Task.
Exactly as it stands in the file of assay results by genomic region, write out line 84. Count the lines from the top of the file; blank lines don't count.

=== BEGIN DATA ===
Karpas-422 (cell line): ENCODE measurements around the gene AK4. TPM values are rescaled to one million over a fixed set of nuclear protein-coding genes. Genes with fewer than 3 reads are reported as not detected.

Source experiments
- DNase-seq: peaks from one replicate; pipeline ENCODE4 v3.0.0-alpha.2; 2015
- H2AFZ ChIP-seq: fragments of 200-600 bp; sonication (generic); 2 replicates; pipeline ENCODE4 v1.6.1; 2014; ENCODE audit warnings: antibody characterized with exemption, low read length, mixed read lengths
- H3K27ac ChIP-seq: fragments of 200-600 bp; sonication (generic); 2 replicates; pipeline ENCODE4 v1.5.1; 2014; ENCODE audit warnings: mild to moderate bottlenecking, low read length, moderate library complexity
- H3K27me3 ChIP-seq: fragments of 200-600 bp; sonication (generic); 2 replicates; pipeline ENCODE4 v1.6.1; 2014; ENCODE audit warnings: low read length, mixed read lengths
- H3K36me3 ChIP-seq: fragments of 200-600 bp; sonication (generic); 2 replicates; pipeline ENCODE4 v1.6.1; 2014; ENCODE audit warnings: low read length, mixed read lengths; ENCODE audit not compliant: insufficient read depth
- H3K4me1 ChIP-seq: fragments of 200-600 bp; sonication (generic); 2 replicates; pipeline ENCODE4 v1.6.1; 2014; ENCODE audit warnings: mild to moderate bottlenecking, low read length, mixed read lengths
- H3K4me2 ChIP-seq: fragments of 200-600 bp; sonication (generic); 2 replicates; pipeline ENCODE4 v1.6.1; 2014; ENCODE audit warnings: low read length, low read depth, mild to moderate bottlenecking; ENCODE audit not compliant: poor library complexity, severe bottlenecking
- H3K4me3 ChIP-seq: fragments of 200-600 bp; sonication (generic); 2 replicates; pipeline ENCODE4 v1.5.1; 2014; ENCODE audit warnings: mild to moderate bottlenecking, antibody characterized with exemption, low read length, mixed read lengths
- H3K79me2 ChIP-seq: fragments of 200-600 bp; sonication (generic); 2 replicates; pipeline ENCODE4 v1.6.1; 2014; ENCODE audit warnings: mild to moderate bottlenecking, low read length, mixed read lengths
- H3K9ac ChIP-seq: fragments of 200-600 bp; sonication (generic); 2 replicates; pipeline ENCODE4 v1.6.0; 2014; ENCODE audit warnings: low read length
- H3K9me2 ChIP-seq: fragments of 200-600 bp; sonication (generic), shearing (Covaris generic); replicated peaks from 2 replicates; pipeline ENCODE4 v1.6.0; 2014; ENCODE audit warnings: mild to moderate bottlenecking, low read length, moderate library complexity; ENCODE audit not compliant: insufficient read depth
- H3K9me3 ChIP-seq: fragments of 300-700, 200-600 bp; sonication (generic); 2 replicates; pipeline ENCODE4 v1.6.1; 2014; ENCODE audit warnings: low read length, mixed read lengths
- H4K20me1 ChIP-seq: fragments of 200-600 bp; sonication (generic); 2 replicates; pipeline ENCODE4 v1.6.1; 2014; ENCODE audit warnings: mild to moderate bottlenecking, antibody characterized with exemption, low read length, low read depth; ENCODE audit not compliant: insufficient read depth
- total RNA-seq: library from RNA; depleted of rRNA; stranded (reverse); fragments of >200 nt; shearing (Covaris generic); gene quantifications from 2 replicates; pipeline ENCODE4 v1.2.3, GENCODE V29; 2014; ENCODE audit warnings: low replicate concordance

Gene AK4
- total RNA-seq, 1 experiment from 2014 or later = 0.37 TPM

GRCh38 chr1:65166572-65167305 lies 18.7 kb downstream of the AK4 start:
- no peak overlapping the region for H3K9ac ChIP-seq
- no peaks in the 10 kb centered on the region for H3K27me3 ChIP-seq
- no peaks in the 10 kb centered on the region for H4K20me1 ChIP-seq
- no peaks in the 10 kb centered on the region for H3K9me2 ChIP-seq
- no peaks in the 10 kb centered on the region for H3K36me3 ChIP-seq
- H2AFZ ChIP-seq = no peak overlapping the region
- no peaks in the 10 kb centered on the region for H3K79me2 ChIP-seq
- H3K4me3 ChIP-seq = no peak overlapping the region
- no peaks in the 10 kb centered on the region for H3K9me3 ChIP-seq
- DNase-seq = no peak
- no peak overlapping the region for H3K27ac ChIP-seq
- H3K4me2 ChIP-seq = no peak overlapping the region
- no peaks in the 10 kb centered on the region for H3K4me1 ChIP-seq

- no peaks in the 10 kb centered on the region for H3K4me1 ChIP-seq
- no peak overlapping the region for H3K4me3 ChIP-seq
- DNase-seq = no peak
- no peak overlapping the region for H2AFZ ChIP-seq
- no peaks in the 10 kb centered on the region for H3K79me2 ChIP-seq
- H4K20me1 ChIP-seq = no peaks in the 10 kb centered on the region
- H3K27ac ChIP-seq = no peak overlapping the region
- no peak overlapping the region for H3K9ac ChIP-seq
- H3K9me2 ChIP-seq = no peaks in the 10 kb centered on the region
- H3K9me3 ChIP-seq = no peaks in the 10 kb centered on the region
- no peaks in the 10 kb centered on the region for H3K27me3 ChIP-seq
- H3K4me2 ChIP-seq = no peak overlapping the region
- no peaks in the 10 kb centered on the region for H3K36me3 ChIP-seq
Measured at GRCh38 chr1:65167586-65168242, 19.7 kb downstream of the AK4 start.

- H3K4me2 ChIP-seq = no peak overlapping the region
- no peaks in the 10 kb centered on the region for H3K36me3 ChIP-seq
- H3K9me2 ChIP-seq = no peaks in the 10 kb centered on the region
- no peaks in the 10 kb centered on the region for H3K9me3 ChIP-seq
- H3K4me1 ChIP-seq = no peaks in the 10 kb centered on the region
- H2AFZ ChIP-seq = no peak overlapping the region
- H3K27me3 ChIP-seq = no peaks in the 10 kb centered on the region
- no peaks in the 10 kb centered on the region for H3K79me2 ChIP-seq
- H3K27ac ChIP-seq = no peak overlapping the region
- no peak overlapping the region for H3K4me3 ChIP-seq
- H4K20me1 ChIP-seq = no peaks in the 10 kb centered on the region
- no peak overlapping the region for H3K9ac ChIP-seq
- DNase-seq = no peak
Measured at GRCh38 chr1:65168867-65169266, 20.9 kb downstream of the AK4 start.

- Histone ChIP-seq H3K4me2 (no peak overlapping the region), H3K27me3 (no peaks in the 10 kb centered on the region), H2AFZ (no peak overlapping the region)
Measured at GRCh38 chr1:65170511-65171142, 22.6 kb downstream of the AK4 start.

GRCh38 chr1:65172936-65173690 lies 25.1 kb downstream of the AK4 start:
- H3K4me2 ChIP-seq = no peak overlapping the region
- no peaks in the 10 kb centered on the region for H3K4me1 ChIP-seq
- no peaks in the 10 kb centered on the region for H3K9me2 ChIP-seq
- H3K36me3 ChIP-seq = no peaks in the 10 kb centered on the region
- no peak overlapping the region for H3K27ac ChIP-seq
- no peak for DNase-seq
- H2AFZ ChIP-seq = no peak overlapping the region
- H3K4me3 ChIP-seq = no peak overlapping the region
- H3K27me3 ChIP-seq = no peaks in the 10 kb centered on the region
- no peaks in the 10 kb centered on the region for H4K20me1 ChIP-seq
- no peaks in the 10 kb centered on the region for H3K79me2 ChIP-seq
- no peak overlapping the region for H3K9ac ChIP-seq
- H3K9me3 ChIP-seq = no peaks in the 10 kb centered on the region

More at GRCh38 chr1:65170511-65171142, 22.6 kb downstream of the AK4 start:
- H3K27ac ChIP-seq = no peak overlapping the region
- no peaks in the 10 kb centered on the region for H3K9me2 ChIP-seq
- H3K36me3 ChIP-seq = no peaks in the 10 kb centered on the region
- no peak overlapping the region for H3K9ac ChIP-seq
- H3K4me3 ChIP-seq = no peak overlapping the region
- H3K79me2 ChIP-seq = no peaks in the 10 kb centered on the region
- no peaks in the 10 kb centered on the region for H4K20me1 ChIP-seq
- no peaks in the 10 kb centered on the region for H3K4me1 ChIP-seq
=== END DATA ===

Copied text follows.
- no peaks in the 10 kb centered on the region for H4K20me1 ChIP-seq